The University of Nevada Las Vegas was hoping to secure some surplus equipment from KSHO-TV at the same time KSHO-TV learned of Professor Hendon’s investigation and charges. One of KSHO-TV’s senior officers and major stockholders wrote the University complaining about Professor Hendon’s work and indicating that the surplus equipment he controlled would not be available to the University because the University had permitted Professor Hendon’s inquiry. As for the surplus KSHO-TV equipment, not then available because of the station’s tax loss status, its future availability depended on what the University regents did about Professor Hendon. KSHO-TV also told the University that Professor Hendon had solicited a research contract with the station, inferring that Professor Hendon’s charges were in retaliation for his failure to get station financing. Professor Hendon has flatly denied the allegation as a lie. Professor Hendon was told by the Chairman of his department that the University administration would be unhappy about the complaints from KSHO-TV, and that in view of the circumstances he should look for a new job. Similar charges of pressure by another Las Vegas station have resulted in inquiry by the Commission in a pre-hearing letter adopted today. I cannot understand why in one instance of alleged intimidation, the Commission sends a pre-hearing letter, and in another—involving clipping as well—the charges are whitewashed.

The basic problem in this case is that a contract for the transfer of negative control of the station runs out February 1, 1972, and unless the Commission gives complete approval, the contract will be terminated. We have rushed the investigation, we have rushed the preparation of materials for the Commission, and now we rush through the approval. For the other station in the market against whom intimidation charges are made, we have more time, and also additional evidence involving other commonly owned stations. I would set KSHO-TV’s renewal application for hearing on both the clipping and harassment issues, where the truth of the disputed facts could be tested under oath and cross-examination, and I would hold the proposed transfer in abeyance.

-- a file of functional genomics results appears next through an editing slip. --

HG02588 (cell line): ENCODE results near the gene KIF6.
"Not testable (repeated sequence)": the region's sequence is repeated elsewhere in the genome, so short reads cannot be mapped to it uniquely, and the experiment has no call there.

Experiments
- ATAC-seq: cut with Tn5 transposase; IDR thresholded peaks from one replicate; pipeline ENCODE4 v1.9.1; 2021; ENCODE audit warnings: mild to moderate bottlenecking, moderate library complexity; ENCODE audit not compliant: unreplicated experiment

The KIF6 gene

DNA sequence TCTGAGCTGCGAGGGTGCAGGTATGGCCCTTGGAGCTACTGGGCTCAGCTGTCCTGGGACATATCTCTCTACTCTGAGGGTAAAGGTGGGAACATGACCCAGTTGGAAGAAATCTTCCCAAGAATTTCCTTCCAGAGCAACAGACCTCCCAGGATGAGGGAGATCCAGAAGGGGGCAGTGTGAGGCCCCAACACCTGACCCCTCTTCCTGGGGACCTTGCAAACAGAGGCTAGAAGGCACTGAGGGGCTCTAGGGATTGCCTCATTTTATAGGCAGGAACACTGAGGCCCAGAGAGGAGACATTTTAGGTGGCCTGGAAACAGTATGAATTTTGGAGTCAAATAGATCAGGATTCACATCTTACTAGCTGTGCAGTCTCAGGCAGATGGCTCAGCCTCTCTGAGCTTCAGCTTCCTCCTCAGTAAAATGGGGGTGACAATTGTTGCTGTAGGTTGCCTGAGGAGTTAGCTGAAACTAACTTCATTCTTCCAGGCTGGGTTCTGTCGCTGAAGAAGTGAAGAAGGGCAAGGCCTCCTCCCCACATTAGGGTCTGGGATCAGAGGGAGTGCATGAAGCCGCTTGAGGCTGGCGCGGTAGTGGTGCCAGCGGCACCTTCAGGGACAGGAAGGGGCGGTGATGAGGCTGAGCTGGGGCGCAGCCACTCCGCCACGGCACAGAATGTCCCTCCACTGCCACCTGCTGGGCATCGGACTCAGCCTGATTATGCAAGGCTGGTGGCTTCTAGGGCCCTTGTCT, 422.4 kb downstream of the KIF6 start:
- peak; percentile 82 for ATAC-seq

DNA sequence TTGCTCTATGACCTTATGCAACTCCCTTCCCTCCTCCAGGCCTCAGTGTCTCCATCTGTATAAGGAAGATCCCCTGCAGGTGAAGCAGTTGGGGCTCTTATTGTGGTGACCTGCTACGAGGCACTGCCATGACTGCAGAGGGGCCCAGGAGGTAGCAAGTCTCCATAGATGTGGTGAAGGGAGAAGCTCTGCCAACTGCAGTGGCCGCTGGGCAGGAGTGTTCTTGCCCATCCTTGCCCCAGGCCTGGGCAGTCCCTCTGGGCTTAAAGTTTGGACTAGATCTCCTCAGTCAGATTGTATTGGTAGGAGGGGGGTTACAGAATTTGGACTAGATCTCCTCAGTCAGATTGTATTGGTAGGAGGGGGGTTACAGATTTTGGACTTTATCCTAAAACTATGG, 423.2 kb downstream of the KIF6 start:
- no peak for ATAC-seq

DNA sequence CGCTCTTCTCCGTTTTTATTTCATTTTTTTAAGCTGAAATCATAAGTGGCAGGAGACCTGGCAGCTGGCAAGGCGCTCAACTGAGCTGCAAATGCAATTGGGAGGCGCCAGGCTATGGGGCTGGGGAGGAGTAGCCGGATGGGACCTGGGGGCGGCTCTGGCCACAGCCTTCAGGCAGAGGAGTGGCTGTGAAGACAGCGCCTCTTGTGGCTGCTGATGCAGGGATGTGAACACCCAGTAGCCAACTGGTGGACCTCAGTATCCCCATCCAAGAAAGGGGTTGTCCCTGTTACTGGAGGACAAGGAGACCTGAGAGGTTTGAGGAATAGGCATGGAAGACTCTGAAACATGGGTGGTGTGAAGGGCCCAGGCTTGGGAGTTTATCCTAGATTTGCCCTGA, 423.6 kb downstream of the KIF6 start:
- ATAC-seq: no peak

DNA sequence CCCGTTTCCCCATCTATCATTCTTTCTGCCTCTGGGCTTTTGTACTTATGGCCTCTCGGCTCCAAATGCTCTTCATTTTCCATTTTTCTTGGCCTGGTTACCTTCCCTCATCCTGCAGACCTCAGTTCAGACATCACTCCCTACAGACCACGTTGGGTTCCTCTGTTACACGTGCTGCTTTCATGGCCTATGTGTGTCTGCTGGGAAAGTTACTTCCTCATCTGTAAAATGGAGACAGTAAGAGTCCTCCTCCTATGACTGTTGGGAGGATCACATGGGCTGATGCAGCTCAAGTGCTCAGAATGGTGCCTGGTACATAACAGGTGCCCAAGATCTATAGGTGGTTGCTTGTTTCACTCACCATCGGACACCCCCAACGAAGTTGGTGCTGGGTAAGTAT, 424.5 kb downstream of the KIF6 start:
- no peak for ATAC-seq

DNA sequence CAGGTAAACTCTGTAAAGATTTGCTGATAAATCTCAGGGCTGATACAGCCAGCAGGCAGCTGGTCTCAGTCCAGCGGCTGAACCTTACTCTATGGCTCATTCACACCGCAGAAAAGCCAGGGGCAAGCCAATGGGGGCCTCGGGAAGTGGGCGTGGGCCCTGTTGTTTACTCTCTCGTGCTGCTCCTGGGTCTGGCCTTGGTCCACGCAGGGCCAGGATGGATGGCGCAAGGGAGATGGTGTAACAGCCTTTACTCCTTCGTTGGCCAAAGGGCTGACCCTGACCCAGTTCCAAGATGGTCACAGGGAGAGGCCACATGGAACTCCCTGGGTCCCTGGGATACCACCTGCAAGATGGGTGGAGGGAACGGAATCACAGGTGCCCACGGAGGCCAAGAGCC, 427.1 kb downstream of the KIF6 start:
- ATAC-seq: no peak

The rise of private attorneys general in broadcast regulation has been an arduous one. The Commission, with its meager resources, relies almost entirely on private citizens to bring matters to its attention. Rarely is a Commission proceeding against a licensee begun unless evidence is first presented from outside by interested citizens.

In addition, private citizens face substantial barriers. A citizen is expected to make a complete evidentiary case based on his own investigation. Often, he faces a hostile Commission. Delays eat into his limited resources. Many of his most important victories have been won in court over vigorous Commission opposition. But he is having an increasing impact—in renewal, transfer, and revocation proceedings, in agreements and negotiations with stations, and in rulemaking / policy-making before the Commission. But now he faces a new barrier. If he dares to complain about a station, he may lose his livelihood even though the Commission agrees his charges are correct. The Commission will do nothing to protect him. The Commission’s record of hostility toward private attorneys general helping it to do its Congressionally mandated job is intact.

I dissent.